What you need to know:
- Nine detained officers of the disbanded Special Services Unit have claimed they are under pressure to implicate former DCI boss George Kinoti in exchange for their freedom.
- Through their counsel Danstan Omari, they told Chief Magistrate Diana Mochache yesterday that their arrest is politically instigated to settle scores.
- The magistrate postponed to next Thursday a ruling on an application by the prosecution to detain the suspects for 30 days.
Nine detained officers of the disbanded Special Services Unit have claimed they are under pressure to implicate former Director of Criminal Investigations George Kinoti in exchange for their freedom.
The nine are accused of Killing two Indians and their taxi driver.
Through their counsel Danstan Omari, they told Chief Magistrate Diana Mochache on Thursday that their arrest is politically instigated to settle scores.
They said since the bones and clothes that were recently retrieved from Aberdare forest by investigating officers said to be those of Mohammed Said Sami, Zulfiqar Ahmed and Nicodemus Mwania have been disowned by the families, holding them is infringing on their rights, especially the right to be freed on bail or bond.
“My clients are before this court just because the state wants to use them to settle political scores. It is their commander who is being targeted and they are under pressure to incriminate him and turn him into a state witness,” Mr Omari told the court yesterday.
“Even the bones and clothes that were allegedly retrieved (and suspected to belong to) the two Indians and their driver have been disowned by their families,” Mr Omari said.
Mr Sami and Mr Ahmed are said to have been working with a digital media team allied to President William Ruto when they were abducted near Ole Sereni Hotel in Nairobi on July 22.
However, investigating officer Michael Kirui told the court that since the investigations started, there have been threats on the lives of those involved in the case, therefore, releasing the accused on bail or bond could put the investigators at risk.
“There is genuine fear and anxiety. Preliminary investigations point to a larger network of individuals who are yet to be arrested and hold crucial information in our investigations,” Mr Kirui says in his affidavit while asking to continue detaining the accused.
But the defence demanded evidence to show that indeed his life and that of the other investigators are in danger.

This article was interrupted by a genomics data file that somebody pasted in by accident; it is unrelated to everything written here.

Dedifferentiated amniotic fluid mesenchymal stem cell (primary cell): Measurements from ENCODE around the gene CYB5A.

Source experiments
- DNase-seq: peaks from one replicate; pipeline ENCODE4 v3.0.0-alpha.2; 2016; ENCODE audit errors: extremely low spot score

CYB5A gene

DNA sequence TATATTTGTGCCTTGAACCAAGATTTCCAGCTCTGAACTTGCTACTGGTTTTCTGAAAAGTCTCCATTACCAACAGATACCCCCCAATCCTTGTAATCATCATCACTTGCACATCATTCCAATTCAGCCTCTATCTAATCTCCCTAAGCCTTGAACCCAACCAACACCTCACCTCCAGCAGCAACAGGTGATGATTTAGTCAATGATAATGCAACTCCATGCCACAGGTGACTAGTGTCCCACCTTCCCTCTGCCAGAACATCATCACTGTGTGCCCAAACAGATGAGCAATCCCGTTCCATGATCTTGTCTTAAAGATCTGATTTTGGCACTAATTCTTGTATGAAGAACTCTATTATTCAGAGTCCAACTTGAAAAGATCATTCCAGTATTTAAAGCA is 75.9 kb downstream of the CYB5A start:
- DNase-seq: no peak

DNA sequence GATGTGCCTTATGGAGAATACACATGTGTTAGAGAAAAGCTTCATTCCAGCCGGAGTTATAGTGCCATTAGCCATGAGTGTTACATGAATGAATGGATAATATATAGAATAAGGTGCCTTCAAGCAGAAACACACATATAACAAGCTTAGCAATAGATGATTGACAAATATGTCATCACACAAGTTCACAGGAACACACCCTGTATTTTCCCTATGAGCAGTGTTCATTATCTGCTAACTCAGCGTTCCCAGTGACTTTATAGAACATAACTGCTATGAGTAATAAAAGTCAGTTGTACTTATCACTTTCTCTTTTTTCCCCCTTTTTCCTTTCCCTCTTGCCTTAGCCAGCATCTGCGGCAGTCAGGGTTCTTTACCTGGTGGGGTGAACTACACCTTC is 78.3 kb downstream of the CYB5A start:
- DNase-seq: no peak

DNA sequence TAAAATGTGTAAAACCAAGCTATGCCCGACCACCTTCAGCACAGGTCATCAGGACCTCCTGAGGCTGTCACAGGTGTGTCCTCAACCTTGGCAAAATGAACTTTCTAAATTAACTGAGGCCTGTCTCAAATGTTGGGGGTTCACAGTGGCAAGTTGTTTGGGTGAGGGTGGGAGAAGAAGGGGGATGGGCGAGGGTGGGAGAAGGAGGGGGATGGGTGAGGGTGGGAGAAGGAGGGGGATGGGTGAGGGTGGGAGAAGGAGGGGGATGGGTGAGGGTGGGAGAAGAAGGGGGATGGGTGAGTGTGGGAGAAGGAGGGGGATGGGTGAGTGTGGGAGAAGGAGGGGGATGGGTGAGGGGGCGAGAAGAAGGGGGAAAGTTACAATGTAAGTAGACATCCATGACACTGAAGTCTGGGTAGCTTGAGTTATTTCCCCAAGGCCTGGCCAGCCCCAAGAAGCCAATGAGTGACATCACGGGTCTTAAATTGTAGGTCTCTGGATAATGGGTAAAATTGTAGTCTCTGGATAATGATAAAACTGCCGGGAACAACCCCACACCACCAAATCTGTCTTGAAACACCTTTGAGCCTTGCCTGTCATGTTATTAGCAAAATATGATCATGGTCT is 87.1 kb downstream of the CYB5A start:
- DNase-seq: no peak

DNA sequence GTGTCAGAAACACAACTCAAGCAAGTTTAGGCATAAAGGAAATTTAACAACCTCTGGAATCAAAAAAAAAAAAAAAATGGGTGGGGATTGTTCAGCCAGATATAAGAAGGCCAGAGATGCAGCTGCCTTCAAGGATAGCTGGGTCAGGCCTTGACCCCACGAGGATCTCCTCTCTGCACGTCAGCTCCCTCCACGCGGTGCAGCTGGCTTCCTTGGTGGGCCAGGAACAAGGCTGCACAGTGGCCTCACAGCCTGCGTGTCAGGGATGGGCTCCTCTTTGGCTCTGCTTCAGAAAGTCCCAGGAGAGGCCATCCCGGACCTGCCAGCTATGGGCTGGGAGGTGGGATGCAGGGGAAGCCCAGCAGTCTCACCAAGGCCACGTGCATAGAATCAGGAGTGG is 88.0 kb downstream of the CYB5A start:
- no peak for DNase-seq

“There is no OB which has been put before you to show that indeed there have been threats on their life. My clients have been in detention for over twenty days since their arrest and the state has failed to prove that indeed the respondents have a case to answer,” Mr Omari said.
Some of the contentious issues that the defence is protesting is subjecting the accused to a DNA test and their mobile phones to forensic examination.
Last week, the defence team objected to the miscellaneous application filed by the accused’s employer, the National Police Service, through the Internal Affairs Unit, saying the latter lacks jurisdiction to push for their prosecution.
They argued that issues to do with police indiscipline or brutality are dealt with by the Independent Policing Oversight Authority or the Office of the Director of Public Prosecutions. But the court dismissed the objections.
Last night, the magistrate postponed to next Thursday a ruling on an application by the prosecution to detain the suspects for 30 days.
Documents filed at Kahawa courts last month detail how four police officers shared the roles of executing the two Indians and their driver. Mr Kirui implicated Peter Muthee Gachiku, Francis Muendo Ndonye, John Mwangi Kamau, Joseph Kamau Mbugua in a sworn affidavit.
“It is believed that the first respondent (Peter Muthee Gachiku) was the operations commander in the planning, overseeing the abduction of Mohammed Zaid Sami and Zulfiqar Ahmed Khan together with their taxi driver, Nicodemus Mwania Mwange,’’ Mr Kirui said.
He explained that preliminary investigations had shown that the second respondent (Francis Muendo Ndonye) was driving one of the vehicles that were used to abduct and transport the three to the place where they were killed, while the third respondent (John Mwangi Kamau) is alleged to be the one who drove the car that was carrying the three victims to the Aberdare forest, where they were executed.
Another investigating officer, Wilhem Kibet, in a sworn affidavit, implicated the other five suspects – John Mwendwa Mbaya, David Chepcheng Kipsoi, Stephen Luseno Matunda, Paul Njogu Muriithi and Simon Gikonyo – in the killings.
The affidavit claimed that Mr Mbaya was in the company of the second accused, Mr Kipsoi, who was specifically placed at the Ole Sereni Hotel to follow the Indians.
Mr Matunda, Mr Murithii, and Mr Gikonyo were also alleged to have directly and indirectly participated in the murders. The fourth accused, Mr Kamau, is said to have been part of the killer squad. But Mr Kirui did not explain the motive for the alleged murders .